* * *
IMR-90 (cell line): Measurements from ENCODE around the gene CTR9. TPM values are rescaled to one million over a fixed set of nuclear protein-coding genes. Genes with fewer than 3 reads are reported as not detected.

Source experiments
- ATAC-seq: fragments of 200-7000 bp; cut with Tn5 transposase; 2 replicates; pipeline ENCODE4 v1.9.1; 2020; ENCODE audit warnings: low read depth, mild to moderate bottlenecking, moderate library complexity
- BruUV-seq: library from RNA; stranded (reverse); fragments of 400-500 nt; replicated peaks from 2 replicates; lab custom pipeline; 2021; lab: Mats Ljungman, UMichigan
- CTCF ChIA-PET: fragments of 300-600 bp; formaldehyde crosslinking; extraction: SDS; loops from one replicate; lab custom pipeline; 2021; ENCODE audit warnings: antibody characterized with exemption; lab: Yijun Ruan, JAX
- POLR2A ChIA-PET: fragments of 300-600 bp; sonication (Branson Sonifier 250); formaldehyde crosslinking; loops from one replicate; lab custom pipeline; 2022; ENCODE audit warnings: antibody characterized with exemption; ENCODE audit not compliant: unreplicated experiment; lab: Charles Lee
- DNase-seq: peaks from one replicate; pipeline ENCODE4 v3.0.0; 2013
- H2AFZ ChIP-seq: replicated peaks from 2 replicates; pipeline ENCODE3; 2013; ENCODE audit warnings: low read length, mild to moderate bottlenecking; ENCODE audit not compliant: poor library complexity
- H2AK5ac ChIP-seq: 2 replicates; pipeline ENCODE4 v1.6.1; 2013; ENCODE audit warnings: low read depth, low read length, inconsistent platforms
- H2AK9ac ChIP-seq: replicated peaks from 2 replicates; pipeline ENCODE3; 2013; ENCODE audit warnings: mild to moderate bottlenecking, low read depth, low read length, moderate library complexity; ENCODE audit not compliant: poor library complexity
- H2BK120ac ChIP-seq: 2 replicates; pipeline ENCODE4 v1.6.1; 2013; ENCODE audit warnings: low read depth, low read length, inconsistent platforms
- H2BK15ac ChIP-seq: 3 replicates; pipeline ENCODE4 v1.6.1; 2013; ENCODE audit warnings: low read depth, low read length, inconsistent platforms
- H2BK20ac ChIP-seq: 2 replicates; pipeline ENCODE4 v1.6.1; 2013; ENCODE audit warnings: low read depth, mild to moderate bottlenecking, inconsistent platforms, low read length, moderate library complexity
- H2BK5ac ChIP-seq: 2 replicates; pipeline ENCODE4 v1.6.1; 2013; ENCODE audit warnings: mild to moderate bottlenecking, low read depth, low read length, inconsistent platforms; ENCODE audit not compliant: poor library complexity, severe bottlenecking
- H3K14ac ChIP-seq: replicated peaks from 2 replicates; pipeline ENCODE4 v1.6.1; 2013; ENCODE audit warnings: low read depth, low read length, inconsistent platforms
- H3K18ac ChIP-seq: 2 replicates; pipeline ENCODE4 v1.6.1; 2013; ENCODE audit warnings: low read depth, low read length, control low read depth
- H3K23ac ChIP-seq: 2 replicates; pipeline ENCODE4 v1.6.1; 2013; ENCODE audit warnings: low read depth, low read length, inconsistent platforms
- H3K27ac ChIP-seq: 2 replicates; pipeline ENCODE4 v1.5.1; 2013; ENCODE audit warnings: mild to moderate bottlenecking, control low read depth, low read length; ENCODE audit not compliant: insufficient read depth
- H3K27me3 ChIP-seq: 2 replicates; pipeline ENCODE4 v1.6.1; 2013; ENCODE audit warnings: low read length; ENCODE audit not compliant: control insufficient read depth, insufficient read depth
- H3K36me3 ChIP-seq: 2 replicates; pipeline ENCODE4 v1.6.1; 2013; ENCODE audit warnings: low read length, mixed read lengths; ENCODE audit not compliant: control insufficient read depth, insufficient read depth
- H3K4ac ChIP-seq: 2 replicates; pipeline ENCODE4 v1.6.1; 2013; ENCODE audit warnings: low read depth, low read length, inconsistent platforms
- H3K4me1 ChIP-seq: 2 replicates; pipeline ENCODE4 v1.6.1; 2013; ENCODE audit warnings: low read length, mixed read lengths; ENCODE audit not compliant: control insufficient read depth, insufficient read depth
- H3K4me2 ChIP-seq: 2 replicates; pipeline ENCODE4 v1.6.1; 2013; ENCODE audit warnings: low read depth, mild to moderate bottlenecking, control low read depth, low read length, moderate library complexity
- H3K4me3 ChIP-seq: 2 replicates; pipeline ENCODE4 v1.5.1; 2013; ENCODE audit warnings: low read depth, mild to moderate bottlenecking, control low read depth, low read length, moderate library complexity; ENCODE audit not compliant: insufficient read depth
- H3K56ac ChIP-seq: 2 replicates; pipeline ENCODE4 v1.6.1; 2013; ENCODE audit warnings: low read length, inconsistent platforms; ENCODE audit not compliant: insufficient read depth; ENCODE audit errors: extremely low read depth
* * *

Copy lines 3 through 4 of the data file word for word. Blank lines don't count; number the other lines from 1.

- ATAC-seq: fragments of 200-7000 bp; cut with Tn5 transposase; 2 replicates; pipeline ENCODE4 v1.9.1; 2020; ENCODE audit warnings: low read depth, mild to moderate bottlenecking, moderate library complexity
- BruUV-seq: library from RNA; stranded (reverse); fragments of 400-500 nt; replicated peaks from 2 replicates; lab custom pipeline; 2021; lab: Mats Ljungman, UMichigan